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Cruise made this admission during a chat with USA Today, where he explained that after filming so many underwater sequences during his career, he wanted to try and take it to the next level. He then discussed these thoughts with Mission: Impossible - Rogue Nation director Christopher McQuarrie, who also co-wrote Cruise’s last flick, Edge Of Tomorrow, and the pair started to coagulate their ideas for how to make the stunt unique. I’ll let Cruise fully explain what they came up with:
We wanted to create a suspense underwater sequence with cuts. So doing that sequence was really interesting. We’re underwater and we’re doing breath-holds of 6 to 6 ½ minutes. So I was doing all my training with the other stuff (on-set). It was very taxing stuff.
I’m going to predict that "taxing stuff" doesn’t even come close to describing just how strenuous training and filming the scene was for everyone involved. Especially the people who had to make sure that arguably the most renowned actor of the last 30 years was kept alive. In order to be in peak physical form for this sequence, Cruise worked along Kirk Krack, who is a performance underwater trainer. He gave him the training that allowed the 52-year-old to be able to hold his breath for that long. And the fact that Tom Cruise is still alive and well suggests that he did a bang-up job.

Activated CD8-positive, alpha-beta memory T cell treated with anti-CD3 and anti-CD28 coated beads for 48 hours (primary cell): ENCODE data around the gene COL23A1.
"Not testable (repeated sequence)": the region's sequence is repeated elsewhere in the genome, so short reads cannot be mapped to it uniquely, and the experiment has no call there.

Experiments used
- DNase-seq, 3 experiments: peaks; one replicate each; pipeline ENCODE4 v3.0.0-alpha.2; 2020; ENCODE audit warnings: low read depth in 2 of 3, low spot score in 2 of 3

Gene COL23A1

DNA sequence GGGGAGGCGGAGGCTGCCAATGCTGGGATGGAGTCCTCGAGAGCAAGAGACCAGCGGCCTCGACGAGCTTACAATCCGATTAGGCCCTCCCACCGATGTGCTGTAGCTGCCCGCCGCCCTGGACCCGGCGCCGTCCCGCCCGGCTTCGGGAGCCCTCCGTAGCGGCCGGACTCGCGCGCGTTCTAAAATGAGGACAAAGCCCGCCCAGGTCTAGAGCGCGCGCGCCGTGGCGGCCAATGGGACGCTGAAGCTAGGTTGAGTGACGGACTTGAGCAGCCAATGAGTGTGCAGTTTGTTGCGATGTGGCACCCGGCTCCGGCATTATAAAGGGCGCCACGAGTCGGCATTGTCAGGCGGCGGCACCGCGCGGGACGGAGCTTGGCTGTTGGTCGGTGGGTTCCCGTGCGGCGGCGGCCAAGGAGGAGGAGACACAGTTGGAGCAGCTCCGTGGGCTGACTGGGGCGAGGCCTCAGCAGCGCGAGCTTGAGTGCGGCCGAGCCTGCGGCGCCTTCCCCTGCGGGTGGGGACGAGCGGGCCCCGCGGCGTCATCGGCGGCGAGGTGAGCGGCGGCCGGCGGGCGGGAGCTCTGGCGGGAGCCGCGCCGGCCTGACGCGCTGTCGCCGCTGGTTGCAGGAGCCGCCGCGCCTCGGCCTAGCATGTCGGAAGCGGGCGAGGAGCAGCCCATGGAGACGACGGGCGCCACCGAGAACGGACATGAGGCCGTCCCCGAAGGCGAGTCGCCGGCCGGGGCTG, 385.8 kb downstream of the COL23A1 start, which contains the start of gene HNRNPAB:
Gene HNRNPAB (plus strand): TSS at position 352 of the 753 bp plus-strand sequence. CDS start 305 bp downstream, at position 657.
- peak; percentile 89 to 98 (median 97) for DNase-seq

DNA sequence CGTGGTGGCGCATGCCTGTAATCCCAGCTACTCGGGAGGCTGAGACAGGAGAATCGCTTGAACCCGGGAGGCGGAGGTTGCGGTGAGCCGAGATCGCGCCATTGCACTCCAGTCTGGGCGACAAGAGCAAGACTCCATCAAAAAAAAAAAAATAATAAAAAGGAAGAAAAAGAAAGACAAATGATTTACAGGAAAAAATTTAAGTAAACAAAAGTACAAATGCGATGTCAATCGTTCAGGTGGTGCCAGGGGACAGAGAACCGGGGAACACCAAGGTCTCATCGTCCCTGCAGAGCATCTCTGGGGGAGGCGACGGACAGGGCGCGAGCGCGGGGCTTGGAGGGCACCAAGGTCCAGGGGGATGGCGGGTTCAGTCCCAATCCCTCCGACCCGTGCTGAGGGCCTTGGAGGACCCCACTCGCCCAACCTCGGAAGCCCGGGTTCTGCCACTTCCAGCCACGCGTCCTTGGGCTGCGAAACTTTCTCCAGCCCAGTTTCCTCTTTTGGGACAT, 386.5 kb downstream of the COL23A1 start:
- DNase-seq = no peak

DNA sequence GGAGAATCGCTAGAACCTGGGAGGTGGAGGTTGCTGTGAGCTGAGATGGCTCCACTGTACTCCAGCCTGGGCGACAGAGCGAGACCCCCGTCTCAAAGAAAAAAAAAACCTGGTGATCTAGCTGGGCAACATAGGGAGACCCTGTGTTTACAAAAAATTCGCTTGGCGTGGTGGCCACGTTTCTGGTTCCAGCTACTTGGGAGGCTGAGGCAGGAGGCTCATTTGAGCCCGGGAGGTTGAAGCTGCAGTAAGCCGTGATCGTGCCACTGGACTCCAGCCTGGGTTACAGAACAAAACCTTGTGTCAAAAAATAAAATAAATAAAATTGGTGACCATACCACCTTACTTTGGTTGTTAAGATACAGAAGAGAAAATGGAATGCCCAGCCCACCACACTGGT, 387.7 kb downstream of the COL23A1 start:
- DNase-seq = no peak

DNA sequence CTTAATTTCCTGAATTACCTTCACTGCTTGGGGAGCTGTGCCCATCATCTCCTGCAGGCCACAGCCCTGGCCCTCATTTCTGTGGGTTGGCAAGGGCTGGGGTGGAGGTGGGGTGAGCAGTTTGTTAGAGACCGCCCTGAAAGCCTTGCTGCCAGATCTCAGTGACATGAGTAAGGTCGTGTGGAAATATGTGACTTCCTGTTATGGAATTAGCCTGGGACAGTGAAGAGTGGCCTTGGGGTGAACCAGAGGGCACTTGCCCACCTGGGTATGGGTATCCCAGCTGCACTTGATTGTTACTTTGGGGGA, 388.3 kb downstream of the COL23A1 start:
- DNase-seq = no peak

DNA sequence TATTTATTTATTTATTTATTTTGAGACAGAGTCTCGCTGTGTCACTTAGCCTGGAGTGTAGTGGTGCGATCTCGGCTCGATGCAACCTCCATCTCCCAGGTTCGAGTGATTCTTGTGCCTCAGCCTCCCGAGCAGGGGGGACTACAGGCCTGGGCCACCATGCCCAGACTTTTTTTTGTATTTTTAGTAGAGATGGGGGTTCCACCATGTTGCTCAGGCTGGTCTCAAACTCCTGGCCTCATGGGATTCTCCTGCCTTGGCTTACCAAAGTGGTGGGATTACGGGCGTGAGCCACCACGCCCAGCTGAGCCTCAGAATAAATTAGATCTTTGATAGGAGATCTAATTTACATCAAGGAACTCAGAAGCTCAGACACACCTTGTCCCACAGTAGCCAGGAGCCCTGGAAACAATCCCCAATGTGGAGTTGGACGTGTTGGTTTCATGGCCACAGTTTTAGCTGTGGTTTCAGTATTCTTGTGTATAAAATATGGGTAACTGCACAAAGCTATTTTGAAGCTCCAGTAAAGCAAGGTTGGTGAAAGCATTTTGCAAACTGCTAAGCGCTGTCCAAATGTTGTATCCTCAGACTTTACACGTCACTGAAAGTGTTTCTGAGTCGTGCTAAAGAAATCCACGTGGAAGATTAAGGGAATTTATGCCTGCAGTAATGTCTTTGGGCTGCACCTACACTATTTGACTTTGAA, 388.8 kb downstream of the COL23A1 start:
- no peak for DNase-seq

The latest trailer for Mission: Impossible - Rogue Nation gave us a sneak peak of Tom Cruise’s underwater extravaganza in the impending blockbuster, which, if you haven’t watched yet, you should immediately do so below.
All of which suggests that Mission: Impossible - Rogue Nation is going to be one of the most outrageous, over-the-top and scintillating blockbusters of the year. We’ll see if it’s just that when it’s released on July 31st.